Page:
Coming soon to Kindle Vella is my newest (and only) weird Western, Judge Shivers. I hope you have as much fun reading this one as I did writing it. This story defies genre classification--I labeled it as weird Western because that's as close as I could come to defining it.
Here is a preview of Episode One: Mall Walking Dead
I clocked a measured pace across wet asphalt. Not slow, not fast. My boot heels tick-tocked in four-four time, a solitary march at a funereal tempo. I tried composing a ditty to go with it, something like
I’m off to kill the wizard, a beardless wizard with flaws
Because, because, because, because, because
The horrible things he does.
The song didn’t work for the mood or the tempo. I needed something dark and broody, not skippy and frolicky. I have been told it is in bad taste to be frivolous about the ways to kill somebody, no matter how much they need killing, and the Zen of my mission focus denied me a single frolic or skip.
It was time to be grim. As in reaper.
Cold rain spattered drizzly wetness on and off. Trash stuck to the wet pavement, stirred by the rain-swollen breeze.
From a few blocks eastward, stadium lights bloomed yellow fog over rooftops, and an announcer’s voice echoed: “Marcus Attleboro for a two-yard gain. Williams on the stop.” High school football night in suburban Ohio pricked my heart with a sensation something like nostalgia as memories flickered of a different life in a distant place . I recalled scuffed helmets gleaming under the bright lights, the clack of plastic pads, the smell of sweat and grass and popcorn and Gatorade.
To the west, yellow luminescence painted the underbelly of black clouds. Lights from the distant Columbus. Or was it Cincinnati? Cleveland?
An aircraft ascended into the night sky, red flashers marking its passage into the low-hanging clouds. The rumble of its passing faded.
I paused at the fence and peered through the dripping links. The building inside the enclosure was once a shopping mall, now defunct, a derelict assembly of blocky sections with papered-over glass doors. A ghost image of old lettering on the buff-colored wall read “Dillard’s.”
For an evil wizard steeped in power and the cosmos at his fingertips, this guy’s lair needed a makeover. Queer Eye for the Mage Guy. But come to think of it, it was Ohio. How many mist-shrouded towers or brooding castles could there be? A Magical had to make do with the lairs available, and one named Dustin? Seriously? Surprised he wasn’t holed up in a Chuck E Cheese.
Six days after driving in from Montana, there I was. In Columbus, definitely Columbus, delivering a FedEx package of whoop-ass on Dustin Birnbaum, Crazy Conjurer, Misfit Magus, Curse of Columbus.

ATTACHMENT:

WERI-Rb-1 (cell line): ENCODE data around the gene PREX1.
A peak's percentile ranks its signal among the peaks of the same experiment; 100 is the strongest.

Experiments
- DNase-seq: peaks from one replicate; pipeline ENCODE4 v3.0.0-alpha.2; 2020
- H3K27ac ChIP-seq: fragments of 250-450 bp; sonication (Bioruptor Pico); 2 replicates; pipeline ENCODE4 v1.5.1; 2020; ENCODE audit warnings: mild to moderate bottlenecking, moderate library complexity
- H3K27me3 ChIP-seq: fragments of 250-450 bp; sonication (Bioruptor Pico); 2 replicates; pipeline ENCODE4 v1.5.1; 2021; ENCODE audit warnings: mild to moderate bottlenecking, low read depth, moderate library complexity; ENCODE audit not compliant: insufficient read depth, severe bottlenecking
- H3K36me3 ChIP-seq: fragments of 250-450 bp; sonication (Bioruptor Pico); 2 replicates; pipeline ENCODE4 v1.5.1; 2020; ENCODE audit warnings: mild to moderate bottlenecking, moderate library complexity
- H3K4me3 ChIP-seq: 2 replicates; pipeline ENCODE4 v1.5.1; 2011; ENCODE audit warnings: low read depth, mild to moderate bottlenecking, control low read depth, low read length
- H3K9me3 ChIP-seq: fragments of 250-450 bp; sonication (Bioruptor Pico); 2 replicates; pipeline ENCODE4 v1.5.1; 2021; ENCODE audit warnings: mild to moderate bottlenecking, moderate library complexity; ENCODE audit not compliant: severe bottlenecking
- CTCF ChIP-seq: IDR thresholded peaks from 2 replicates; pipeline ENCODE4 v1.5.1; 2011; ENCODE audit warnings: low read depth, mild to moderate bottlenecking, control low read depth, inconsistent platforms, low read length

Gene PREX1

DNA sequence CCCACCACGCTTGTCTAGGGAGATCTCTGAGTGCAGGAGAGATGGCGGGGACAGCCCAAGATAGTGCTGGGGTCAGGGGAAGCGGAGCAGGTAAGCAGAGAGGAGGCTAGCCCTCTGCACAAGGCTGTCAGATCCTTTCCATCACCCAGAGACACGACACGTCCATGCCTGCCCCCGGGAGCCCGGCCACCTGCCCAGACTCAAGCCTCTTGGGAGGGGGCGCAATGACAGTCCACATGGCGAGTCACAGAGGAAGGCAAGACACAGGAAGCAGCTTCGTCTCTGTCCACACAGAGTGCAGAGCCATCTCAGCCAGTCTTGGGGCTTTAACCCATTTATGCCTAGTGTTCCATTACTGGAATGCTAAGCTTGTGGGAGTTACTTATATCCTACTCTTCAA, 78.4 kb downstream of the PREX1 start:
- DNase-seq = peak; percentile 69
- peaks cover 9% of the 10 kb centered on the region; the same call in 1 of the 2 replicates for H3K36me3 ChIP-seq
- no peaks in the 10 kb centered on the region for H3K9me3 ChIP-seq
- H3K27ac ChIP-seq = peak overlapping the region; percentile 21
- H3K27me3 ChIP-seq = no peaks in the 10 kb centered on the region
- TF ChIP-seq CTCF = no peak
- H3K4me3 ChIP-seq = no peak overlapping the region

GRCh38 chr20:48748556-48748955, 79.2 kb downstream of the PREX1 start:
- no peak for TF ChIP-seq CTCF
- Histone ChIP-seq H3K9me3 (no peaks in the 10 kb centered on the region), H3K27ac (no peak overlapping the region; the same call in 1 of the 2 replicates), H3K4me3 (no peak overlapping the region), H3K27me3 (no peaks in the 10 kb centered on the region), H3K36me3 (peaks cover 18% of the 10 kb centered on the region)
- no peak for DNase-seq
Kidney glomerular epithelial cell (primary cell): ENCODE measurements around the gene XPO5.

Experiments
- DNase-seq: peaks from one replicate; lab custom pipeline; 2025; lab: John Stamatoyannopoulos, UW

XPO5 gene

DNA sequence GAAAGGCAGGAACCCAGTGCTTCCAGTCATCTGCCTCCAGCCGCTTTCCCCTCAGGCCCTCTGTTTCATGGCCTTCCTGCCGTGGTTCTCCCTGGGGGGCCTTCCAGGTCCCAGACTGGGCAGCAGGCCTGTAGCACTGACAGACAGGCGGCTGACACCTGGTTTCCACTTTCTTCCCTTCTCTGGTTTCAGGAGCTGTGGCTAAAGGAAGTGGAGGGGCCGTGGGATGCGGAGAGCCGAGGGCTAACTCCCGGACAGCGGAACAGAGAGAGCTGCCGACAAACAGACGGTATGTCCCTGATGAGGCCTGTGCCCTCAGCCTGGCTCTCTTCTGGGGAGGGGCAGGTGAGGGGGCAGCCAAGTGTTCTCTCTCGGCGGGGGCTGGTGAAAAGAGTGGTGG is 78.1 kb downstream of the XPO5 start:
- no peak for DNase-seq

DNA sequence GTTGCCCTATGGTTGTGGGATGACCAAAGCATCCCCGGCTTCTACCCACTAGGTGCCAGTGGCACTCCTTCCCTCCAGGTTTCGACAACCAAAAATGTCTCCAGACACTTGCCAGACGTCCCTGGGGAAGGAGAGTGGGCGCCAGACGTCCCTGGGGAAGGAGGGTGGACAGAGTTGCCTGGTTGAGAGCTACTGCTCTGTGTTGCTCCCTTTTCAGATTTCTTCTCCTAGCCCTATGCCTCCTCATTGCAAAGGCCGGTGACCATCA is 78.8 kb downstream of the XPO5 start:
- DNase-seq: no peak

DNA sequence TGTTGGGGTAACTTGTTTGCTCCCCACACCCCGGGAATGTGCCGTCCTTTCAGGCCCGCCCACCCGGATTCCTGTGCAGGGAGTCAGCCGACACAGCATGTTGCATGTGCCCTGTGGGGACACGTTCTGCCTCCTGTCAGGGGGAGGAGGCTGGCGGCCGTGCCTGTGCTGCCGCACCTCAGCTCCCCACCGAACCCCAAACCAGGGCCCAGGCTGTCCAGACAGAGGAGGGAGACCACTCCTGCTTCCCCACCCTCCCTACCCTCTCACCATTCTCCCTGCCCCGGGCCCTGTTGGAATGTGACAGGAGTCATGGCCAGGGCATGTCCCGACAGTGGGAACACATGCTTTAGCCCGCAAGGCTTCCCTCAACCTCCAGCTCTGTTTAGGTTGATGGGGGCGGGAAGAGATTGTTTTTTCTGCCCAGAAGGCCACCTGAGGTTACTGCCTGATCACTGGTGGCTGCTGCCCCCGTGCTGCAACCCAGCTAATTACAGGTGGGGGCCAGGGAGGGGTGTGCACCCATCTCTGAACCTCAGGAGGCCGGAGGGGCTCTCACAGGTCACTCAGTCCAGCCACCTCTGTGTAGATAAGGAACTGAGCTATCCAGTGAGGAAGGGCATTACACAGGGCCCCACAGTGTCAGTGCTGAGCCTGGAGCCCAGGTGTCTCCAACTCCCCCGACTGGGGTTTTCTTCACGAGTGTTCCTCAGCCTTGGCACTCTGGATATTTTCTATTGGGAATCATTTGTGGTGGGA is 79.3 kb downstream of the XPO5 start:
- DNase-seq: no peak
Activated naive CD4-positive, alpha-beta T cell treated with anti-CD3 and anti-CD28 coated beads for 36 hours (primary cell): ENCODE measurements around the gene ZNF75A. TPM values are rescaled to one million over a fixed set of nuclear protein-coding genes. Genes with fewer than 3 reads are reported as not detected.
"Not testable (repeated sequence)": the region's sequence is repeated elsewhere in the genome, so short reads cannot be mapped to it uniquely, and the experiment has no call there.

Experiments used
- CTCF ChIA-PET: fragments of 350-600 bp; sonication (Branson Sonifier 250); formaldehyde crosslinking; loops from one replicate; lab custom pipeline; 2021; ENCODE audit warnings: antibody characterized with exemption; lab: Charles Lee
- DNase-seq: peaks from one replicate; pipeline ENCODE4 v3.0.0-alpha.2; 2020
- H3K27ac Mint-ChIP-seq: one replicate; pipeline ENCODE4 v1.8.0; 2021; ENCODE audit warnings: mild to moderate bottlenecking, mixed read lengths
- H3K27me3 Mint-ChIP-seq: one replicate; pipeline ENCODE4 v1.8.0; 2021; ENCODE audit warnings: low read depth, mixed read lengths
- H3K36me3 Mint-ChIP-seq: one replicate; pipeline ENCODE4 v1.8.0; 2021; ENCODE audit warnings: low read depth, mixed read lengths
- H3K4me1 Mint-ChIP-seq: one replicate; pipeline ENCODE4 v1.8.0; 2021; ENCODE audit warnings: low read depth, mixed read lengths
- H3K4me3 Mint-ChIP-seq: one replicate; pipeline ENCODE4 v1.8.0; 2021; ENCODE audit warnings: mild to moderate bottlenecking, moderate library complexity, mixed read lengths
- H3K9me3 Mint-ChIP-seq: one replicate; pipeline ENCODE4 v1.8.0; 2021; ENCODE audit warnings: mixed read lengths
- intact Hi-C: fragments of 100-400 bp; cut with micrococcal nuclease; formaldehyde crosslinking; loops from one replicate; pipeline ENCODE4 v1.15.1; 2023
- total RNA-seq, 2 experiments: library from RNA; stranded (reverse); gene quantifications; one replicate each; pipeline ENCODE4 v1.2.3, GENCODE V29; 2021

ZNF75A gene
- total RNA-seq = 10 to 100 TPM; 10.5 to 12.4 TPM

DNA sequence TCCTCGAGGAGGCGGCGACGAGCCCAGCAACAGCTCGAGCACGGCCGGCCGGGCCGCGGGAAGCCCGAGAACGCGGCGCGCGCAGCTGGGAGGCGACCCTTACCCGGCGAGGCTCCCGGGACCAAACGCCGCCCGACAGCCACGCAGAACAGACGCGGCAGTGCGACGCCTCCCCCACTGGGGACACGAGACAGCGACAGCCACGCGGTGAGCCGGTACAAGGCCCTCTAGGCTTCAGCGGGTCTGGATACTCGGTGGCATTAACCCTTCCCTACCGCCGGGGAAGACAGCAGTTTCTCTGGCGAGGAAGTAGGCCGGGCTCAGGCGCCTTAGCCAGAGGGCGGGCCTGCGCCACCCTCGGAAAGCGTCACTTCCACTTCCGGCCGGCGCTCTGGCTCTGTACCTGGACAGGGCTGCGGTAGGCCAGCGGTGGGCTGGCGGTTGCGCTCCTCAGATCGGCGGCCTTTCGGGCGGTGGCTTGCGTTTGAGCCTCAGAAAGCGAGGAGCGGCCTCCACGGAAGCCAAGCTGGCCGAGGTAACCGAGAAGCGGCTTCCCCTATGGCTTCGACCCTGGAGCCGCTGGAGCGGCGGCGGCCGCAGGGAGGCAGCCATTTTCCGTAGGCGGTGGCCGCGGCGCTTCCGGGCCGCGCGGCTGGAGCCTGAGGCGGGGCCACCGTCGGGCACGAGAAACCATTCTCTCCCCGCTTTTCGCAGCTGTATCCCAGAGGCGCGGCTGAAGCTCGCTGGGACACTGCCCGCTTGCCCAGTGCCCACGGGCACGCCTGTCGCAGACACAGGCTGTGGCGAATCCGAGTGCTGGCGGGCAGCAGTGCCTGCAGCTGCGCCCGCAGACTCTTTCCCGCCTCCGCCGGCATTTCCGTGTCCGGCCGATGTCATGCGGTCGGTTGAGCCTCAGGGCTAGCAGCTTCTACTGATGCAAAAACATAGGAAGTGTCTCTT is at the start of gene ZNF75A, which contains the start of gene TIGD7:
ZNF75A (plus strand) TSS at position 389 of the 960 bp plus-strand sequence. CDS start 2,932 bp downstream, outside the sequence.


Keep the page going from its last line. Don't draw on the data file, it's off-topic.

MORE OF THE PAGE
I had tailed him here, to this mall, a couple of days in a row. It wasn’t hard—the guy traveled via skateboard. Skateboard. Seriously, what’s next? Dragons on bicycles? Vampires on pogo sticks?
“A freakazoid up to some strange shit,” Jurgens had said.
By itself, being a freakazoid up to any kind of shit would not warrant execution under the laws of the Codex Magica. Only if a Judge investigated and found just cause that said strange behavior harmed innocent civilians or called undue attention to the use of magic—and yes, that last bit is ambiguous as hell, ain’t it?—and said judge became convinced beyond a reasonable doubt (or a close approximation of reasonable doubt), then said freakazoid could be designated thereafter as persona non breathing and rendered habeas corpus and meatus deadius. Amen and pass the ammo.
And as it turned out, this freakazoid really was up to some strange shit, shit strange as pastel turds. Twisted enough to earn an unfavorable judgment and scary enough to warrant a death sentence, even after applying my relatively high bar. Now all I had to do was stalk Birnbaum into his ugly-excuse-for-an-evil-wizard lair and zap him before the young knothead could up and commit even more crazy shit, thereby endangering innocent Columbians. Columbusites?
The chain-link fence wasn’t much of a deterrent, as proven by the tagger decorations coloring the mall in spray-painted immortality: AQ, TAZ13, some Jackson Pollock scribbles as indecipherable as a doctor’s handwriting. I could scout around a couple of miles of fence and find how the taggers got in or climb it, juggling a backpack and stabbing the toes of my cowboy boots in the gaps. But why bother? Having magic meant doing cool stuff in a mysterious and mystical way.
With a concentrated effort, I tapped my magic and focused on the fence, removing the heat from a section of links about head-high and shoulder-wide—all the heat. Frost formed with a crackle, and the links iced over, frozen at the atomic level. A swift kick of a size-ten boot, and the metal shattered in a cascade of glittering shards. Voila! A gate!
I stepped through the gap, careful not to snag my black shearling coat. A breath of chill air brushed my cheeks, and a flurry of snow swirled around my legs. Every fourth parking lot light was on, so I walked through long pools of darkness cut by fuzzy globes of misty light.
At the Dillard’s entrance, I tapped magic again and slagged the locking bolt on the exterior vestibule door. Ditto the interior door.
And I was in.
“Follow the yellow brick road,” I sang, sotto voce. “Kill a magical toad.”